Table 6 compares water content between zygotic and somatic embryos (the latter being obtained by the process described) .

There is approximately a 10% difference in Treatments 2 and 3. This is thought to be important for effective subsequent cool storage and avoiding precocious germination.

TABLE 6
Comparison of the percentage moisture content of
zygotic and somatic radiata pine embryos
Moisture Content (%)
Zygotic embryos 38.9
Somatic embryos-fip (U.S. Pat. No. 5183757) 87.8
Somatic embryos-fip and foam 78.3

When somatic embryos were desiccated to moisture contents less than 50%, they did not germinate on germination media (data not shown). This is in agreements with Pinus radiata somatic embryos not requiring a desiccation method in order to germinate and hence our use of the term “starvation” and not “desiccation”. Pre-germination treatment for embryos was a starvation treatment rather than desiccation, and our simple treatment offered embryos an ideal environment with mininimal extra equipment and handling, thus reducing handling costs. Both the starvation and storage treatments are carried out in the same sterile container (FIG. 4) and are thus considered one step. It is only the environment around the container which changes. Embryos were retained in this treatment for 1-6 weeks. Whilst embryos on filter paper only had a moisture content of 87.8% (Table 2), they partially germinated and were not desirable whereas those elevated with foam had a moisture content of 78.3% and these remained white, more similar to a zygotic embryo.

New Zealand Patent Specification 232834 of Weyerhaeuser Company discloses one appropriate method for providing somatic embryos useful in the present invention.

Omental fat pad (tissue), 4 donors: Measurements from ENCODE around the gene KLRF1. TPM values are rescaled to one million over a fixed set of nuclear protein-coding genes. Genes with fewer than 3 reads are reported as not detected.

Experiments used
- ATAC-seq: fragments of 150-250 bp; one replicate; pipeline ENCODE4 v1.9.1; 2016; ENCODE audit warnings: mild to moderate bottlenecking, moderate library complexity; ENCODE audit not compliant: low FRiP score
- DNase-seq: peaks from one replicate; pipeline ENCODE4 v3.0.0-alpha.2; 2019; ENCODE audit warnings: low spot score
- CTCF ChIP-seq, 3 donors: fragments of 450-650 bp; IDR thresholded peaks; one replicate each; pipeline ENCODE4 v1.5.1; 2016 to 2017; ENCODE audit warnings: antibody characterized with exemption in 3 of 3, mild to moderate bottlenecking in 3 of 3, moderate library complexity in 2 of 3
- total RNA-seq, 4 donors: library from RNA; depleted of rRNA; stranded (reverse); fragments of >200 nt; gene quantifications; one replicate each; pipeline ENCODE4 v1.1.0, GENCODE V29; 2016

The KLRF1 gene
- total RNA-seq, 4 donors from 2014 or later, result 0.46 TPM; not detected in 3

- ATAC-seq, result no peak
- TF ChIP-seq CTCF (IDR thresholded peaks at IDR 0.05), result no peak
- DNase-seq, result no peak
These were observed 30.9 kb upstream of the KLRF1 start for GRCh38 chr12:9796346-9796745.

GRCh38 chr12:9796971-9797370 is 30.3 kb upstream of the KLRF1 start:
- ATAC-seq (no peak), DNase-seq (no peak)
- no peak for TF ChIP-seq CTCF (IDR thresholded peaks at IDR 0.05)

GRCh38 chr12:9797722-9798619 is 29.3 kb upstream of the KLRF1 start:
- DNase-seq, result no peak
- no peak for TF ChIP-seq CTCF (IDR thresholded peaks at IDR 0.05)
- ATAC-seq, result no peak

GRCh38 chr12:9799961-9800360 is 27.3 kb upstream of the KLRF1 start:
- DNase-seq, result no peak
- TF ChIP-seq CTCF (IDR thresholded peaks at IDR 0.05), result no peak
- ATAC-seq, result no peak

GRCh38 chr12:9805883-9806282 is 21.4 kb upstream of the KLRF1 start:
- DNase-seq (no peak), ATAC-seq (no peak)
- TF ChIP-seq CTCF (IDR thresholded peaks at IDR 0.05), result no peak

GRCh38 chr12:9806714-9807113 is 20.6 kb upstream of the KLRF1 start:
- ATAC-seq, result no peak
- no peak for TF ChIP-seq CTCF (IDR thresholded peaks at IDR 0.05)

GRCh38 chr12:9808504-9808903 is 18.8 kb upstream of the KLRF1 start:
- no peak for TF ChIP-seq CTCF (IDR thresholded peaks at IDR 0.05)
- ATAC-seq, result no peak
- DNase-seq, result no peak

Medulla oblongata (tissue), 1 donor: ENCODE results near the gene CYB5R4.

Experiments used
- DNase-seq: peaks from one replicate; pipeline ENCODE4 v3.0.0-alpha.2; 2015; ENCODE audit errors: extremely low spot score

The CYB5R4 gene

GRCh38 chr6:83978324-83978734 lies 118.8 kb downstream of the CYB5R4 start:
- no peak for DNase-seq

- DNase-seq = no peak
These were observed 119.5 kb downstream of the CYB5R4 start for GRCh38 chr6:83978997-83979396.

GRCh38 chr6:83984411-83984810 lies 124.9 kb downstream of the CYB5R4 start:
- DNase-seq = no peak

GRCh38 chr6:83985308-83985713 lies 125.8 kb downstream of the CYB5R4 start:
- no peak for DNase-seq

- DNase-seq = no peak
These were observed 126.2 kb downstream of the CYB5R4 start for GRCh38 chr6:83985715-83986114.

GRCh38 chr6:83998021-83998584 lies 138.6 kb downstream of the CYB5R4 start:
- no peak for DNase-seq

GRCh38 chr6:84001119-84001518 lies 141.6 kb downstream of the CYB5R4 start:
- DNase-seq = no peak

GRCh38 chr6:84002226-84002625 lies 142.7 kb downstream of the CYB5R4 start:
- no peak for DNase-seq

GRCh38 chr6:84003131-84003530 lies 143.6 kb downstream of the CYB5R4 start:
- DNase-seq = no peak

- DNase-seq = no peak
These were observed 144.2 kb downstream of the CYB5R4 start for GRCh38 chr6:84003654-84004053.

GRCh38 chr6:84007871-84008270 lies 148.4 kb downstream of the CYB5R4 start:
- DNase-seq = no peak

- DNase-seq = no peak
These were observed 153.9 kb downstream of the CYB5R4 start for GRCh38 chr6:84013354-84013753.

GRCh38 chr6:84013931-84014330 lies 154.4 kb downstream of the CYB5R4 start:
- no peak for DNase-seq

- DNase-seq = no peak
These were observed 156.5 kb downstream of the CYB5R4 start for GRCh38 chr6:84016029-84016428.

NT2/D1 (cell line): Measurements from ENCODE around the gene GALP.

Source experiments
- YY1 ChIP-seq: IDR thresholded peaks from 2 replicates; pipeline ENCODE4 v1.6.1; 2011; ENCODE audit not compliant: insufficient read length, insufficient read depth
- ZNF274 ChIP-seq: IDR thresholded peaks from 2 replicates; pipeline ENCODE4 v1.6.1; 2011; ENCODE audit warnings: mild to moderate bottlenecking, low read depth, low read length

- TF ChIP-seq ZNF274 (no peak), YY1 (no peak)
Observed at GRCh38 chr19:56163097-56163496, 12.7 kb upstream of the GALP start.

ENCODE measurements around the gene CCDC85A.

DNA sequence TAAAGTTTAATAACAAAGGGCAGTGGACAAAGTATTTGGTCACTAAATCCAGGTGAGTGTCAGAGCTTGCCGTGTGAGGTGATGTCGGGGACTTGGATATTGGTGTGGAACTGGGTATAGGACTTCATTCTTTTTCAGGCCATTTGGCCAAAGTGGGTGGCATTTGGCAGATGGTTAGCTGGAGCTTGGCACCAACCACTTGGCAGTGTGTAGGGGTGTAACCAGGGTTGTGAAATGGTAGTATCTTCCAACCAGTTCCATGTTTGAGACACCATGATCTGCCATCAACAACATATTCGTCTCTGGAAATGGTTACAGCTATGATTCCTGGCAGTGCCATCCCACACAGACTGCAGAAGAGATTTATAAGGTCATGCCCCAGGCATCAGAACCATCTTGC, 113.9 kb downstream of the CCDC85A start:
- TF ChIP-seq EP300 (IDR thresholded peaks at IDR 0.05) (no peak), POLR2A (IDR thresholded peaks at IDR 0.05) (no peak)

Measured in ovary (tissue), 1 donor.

The most preferred source is that disclosed in Forest Research Institute (of New Zealand) Australian Patent Application No. 37150/93 filed Apr. 23, 1993. The full content of the aforementioned New Zealand and Australian Patent Specifications are hereby here included by way of reference.

It is envisaged by adoption of the procedures of the present invention viable mature somatic embryo of all conifer species can be stored for prolonged periods thus enabling the preparation of sufficient mature somatic embryo so that economic planting stock quantities are available at the right time of the year for field planting.

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Reference
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US8216841Jul 29, 2009Jul 10, 2012Arborgen Inc.Somatic embryogenesis and embryo harvesting and method for preparing plant embryos for plant production
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Classifications
U.S. Classification435/422, 47/58.10R, 435/430, 435/430.1
International ClassificationA01H4/00
Cooperative ClassificationA01H4/001, A01H4/008, A01H4/005
European ClassificationA01H4/00D, A01H4/00B, A01H4/00E